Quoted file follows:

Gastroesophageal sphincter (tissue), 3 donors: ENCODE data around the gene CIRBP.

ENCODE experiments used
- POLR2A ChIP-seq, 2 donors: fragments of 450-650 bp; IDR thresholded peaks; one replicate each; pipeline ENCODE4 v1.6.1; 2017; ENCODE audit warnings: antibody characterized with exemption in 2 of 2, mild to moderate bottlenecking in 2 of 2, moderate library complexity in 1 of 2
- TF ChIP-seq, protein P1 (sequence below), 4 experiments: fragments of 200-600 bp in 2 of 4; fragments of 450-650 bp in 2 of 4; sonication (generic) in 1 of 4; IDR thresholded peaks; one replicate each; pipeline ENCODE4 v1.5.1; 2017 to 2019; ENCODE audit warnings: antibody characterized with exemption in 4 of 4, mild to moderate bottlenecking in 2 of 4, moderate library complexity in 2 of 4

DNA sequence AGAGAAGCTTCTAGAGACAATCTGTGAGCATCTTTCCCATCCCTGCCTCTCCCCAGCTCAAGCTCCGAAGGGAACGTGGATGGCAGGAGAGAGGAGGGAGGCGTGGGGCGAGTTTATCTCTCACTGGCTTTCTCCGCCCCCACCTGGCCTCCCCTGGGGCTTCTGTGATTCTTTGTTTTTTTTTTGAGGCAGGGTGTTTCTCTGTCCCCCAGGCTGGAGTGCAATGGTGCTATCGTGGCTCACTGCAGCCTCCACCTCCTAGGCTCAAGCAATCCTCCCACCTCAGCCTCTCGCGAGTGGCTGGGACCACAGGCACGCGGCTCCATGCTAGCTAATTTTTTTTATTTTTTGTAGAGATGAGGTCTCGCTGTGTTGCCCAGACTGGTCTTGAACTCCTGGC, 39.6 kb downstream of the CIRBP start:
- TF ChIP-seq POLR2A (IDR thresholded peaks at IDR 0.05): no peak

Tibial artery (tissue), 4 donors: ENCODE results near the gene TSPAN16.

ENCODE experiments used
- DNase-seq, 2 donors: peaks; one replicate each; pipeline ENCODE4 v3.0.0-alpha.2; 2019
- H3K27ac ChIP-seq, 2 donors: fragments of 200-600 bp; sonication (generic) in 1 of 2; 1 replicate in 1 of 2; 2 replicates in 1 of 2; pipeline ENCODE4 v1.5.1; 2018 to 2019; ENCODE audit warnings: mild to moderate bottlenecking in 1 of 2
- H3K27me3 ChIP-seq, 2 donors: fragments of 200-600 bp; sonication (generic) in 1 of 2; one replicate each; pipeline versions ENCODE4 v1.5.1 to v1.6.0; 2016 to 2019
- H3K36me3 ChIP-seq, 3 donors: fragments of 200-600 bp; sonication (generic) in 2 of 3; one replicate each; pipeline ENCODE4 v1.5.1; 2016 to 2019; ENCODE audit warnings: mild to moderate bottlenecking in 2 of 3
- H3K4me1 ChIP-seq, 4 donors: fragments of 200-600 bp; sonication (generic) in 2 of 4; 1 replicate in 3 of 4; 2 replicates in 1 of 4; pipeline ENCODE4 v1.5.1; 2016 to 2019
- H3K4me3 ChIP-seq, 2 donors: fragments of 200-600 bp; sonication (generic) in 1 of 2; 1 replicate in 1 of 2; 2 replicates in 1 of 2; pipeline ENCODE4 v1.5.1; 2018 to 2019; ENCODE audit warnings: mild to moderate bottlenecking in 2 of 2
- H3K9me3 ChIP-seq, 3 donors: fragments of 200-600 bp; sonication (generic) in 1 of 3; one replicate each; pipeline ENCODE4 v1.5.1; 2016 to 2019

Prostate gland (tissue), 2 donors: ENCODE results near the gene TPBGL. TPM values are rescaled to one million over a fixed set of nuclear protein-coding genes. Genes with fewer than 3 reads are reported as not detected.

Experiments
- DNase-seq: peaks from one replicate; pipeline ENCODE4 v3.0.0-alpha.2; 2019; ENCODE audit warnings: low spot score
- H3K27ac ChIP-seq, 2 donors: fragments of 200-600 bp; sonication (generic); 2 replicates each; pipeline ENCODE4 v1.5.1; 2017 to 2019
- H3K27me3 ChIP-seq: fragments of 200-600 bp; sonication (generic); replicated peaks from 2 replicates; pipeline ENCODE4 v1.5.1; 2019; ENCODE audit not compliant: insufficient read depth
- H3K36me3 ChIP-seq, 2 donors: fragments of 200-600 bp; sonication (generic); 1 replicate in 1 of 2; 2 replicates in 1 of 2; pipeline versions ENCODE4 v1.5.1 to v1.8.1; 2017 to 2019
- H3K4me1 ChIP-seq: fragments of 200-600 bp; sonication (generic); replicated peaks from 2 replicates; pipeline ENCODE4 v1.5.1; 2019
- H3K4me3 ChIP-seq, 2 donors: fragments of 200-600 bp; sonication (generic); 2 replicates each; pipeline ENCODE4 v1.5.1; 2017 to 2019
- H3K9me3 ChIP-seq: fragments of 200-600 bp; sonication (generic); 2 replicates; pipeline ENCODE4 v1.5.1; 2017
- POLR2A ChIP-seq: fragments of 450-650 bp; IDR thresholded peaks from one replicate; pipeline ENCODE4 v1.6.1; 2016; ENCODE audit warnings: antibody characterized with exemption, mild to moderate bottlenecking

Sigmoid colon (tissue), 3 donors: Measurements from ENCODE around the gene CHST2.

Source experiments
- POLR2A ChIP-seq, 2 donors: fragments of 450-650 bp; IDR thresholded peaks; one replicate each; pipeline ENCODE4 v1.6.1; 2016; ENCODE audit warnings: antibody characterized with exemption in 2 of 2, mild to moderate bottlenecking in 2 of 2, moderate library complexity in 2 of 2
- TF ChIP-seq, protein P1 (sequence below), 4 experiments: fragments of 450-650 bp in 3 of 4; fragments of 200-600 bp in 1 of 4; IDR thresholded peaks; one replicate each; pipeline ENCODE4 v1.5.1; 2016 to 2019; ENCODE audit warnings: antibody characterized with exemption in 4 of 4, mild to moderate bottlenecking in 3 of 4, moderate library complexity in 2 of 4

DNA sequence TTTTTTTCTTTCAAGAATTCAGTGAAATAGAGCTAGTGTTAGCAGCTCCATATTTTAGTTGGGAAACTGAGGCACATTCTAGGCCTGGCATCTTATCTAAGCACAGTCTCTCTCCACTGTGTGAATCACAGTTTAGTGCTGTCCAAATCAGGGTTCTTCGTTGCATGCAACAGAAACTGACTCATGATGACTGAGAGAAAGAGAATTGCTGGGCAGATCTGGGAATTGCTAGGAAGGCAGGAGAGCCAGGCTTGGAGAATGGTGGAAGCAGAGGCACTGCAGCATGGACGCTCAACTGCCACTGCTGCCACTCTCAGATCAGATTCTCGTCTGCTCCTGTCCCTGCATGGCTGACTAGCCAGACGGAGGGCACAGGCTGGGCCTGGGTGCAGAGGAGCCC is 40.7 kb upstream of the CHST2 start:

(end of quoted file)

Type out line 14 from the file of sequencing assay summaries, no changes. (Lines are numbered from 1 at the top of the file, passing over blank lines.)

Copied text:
- H3K4me3 ChIP-seq, 2 donors: fragments of 200-600 bp; sonication (generic) in 1 of 2; 1 replicate in 1 of 2; 2 replicates in 1 of 2; pipeline ENCODE4 v1.5.1; 2018 to 2019; ENCODE audit warnings: mild to moderate bottlenecking in 2 of 2